Yes. That's to be expected though. It's June. There's no way it could develop? Right...? :P
Z

No way coday
Member Since: June 17, 2011 Posts: 11 Comments: 6539
Quoting TropicalAnalystwx13:
We should be tracking "Daniel" in about a weeks time according to the ECMWF and GFS.
When they are in agreement, it's bound to happen
Member Since: June 17, 2011 Posts: 11 Comments: 6539
Yes,The ridge generally move to the east when august is coming,but if you see in this gfs image in 144 hours will be july 6th and the ridge still to strong and over US at this time, if you see covers up texas, so still to see what happens but if the pattern continues will be a gulf season

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columbus wrote of such things in his diaries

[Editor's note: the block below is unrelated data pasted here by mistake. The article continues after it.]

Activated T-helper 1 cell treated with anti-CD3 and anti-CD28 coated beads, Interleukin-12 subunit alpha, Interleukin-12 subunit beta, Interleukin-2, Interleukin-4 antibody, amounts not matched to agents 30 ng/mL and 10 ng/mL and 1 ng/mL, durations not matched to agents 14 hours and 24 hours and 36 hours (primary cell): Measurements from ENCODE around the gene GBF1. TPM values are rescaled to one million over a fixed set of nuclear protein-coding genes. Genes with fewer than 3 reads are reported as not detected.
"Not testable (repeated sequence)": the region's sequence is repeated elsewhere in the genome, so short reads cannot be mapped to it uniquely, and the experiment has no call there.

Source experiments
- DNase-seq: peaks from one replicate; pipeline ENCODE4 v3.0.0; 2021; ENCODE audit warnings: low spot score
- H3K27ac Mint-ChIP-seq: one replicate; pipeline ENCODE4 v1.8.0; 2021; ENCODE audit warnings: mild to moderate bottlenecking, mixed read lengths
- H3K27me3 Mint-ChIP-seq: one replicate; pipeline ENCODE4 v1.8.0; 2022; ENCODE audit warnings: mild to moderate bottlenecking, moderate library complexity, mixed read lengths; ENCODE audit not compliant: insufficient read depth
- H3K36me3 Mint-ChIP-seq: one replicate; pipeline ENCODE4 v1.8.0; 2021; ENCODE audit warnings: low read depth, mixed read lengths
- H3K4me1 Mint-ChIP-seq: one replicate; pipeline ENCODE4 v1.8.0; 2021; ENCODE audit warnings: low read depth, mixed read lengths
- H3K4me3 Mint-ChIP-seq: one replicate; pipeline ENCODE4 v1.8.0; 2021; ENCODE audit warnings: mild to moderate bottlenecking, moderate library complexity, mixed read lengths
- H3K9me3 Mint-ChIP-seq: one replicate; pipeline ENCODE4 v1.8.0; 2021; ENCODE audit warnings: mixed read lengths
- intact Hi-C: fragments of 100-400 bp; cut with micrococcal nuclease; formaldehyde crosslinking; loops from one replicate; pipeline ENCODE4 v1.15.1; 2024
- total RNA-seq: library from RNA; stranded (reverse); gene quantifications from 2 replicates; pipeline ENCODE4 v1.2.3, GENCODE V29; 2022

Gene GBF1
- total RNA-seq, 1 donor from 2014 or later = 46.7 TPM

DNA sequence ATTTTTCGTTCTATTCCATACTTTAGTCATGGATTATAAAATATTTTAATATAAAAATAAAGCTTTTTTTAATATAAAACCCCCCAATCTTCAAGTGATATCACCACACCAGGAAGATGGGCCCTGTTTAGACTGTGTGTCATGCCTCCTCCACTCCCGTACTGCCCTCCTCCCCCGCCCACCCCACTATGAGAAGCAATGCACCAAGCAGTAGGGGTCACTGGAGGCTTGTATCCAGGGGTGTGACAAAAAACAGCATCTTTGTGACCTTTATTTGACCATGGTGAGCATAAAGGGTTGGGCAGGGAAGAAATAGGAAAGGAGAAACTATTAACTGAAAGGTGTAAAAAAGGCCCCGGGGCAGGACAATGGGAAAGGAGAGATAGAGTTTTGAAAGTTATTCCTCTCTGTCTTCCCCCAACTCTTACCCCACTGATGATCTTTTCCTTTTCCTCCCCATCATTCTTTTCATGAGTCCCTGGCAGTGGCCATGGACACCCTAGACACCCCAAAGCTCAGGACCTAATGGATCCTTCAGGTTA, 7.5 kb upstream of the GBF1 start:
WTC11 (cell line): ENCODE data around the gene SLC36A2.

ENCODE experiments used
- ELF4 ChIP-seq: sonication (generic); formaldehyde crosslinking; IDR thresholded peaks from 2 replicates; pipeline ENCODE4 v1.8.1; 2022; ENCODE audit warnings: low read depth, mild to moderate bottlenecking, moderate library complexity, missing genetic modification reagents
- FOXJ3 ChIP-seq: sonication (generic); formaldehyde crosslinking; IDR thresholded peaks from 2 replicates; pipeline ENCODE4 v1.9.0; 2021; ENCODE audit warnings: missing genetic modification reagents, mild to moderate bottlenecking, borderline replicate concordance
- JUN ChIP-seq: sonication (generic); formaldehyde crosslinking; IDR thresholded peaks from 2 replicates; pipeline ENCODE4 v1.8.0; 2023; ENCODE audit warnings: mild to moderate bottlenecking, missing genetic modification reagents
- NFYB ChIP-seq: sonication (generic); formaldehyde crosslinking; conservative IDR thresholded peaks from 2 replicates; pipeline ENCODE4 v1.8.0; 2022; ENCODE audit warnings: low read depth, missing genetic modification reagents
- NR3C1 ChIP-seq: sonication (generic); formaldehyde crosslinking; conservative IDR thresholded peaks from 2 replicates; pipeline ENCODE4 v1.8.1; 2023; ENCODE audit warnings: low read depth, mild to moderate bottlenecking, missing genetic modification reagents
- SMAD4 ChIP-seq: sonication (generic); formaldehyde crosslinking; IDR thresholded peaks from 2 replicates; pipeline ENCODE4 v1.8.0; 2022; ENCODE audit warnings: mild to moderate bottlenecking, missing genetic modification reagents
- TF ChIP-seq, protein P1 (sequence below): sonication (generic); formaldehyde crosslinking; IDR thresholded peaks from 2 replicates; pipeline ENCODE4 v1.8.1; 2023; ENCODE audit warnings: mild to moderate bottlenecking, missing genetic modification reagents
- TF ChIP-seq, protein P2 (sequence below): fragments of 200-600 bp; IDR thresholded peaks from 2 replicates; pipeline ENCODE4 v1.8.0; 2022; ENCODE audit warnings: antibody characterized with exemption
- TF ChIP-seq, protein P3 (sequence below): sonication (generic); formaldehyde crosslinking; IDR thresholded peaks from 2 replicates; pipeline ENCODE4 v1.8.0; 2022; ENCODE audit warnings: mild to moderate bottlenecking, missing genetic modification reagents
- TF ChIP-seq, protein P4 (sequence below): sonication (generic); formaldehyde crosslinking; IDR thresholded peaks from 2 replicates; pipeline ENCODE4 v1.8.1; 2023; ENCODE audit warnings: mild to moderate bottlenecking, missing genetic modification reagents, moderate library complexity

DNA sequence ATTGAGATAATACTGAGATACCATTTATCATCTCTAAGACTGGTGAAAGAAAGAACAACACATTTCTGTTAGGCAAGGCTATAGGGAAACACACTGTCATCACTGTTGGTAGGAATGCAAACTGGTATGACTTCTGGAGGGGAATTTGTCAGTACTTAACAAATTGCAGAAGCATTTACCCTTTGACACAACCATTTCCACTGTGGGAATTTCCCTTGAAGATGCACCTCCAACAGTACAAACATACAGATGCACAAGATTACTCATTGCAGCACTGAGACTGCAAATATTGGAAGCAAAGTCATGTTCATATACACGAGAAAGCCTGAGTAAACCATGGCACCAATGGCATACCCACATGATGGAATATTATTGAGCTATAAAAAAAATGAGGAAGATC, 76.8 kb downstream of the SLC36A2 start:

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Quoting TropicalAnalystwx13:
We should be tracking "Daniel" in about a weeks time according to the ECMWF and GFS.


I wonder if it doesn't come from the CATL wave?
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Quoting Methurricanes:
Yes, Cat 5 winds in Tornados, but not a Hurricane, Fort Worth,TX and Springfield, MA have had tornados directly hit Highrises, and they survives, both F3s


Ok, that's a bit of a stretch, because only the upper end of F3 overlaps with the bottom end of Cat 5 sustained winds.

Camille was 190mph sustained, which is the upper end of EF4 on the Enhanced Fujita tornado scale, not counting gusts of probably 215 to 225.

Labor Day and Wilma (given the latest revision of it's wind speeds,) would be considered EF5 even if rated as tornadoes.

Plus a tornado lasts a few seconds to a minute or two for any given location.

A hurricane lasts several hours.
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Quoting KoritheMan: